“This is, by coincidence, nearly identical to one of the 500 constituents in the S&P 500 experiencing such a loss in a given month…In the case of multi-strategy funds, there were four occurrences (of losses) exceeding 50%. This means the probability is in the neighborhood of 0.0141%…we can expect a monthly loss of 50% or more every 592 years.”
“How do these probabilities compare to the stock market? The probability of losing 50% or more with a S&P 500 constituent is 0.0600%. This means, if we assume we only hold one S&P 500 constituent for one month, we can expect to lose 50% or more once every 139 years. (Note that the probability of losing 50% or more over three, six or twelve months is an entirely different story.)”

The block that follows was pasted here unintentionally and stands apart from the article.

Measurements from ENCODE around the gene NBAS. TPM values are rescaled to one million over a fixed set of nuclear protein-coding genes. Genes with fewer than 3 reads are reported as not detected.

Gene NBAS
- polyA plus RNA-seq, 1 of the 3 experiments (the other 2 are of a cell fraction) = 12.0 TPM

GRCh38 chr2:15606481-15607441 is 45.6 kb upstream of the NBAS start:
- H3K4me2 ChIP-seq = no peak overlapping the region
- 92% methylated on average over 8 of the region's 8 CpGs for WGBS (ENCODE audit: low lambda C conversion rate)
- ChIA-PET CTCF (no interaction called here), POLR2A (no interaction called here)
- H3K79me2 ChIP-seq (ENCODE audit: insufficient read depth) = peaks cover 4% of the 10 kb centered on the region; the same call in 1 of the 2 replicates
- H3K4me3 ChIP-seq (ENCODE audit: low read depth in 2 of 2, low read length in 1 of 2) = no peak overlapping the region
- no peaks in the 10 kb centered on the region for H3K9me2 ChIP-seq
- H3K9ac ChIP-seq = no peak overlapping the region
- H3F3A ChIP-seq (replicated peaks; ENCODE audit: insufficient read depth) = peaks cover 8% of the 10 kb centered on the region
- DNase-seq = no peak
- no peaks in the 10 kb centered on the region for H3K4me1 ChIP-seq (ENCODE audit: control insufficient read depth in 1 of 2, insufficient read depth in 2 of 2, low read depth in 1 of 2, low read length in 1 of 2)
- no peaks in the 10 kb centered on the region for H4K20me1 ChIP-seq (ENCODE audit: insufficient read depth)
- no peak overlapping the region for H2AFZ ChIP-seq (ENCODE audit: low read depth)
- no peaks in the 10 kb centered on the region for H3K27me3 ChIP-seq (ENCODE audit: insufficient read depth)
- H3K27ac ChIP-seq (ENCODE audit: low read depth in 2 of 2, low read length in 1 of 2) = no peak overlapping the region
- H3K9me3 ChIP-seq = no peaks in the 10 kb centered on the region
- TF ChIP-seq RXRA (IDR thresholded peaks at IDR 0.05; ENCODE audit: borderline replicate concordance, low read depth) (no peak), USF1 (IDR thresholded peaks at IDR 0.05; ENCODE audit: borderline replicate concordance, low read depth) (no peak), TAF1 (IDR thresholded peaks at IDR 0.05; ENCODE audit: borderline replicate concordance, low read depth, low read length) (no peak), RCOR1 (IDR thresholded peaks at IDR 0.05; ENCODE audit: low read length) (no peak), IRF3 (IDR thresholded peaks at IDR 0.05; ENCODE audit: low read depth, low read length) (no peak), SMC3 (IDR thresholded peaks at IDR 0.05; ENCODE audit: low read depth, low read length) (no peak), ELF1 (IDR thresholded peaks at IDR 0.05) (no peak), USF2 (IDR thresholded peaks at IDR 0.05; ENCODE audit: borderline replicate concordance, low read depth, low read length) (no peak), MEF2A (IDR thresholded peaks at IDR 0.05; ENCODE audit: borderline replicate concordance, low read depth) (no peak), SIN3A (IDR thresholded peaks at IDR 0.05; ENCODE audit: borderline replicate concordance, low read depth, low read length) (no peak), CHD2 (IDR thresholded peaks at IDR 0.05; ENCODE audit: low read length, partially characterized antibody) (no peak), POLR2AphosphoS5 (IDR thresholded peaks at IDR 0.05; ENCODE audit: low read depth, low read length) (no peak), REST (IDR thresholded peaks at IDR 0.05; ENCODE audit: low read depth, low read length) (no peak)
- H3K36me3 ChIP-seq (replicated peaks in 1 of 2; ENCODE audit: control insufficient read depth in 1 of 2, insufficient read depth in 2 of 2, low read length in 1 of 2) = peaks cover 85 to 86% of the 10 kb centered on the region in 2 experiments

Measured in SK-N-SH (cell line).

The report does concede that, although they have higher risk of downside, stocks are usually purchased in highly diversified baskets (although perhaps too diversified they hint). But still, UBS concludes with this food for thought:
“Former Harvard president Derek Bok was once quoted saying: ‘If you think education is expensive, try ignorance.’
“By examining the graph above, could one not rephrase the quote to: ‘If you think hedge funds are risky, try stocks.'”
Morningstar should be lauded for offering new statistical measures for a new investing paradigm. But when they suggest that fat tails necessarily equal more risk, they should add an important qualifier: ceteris paribus.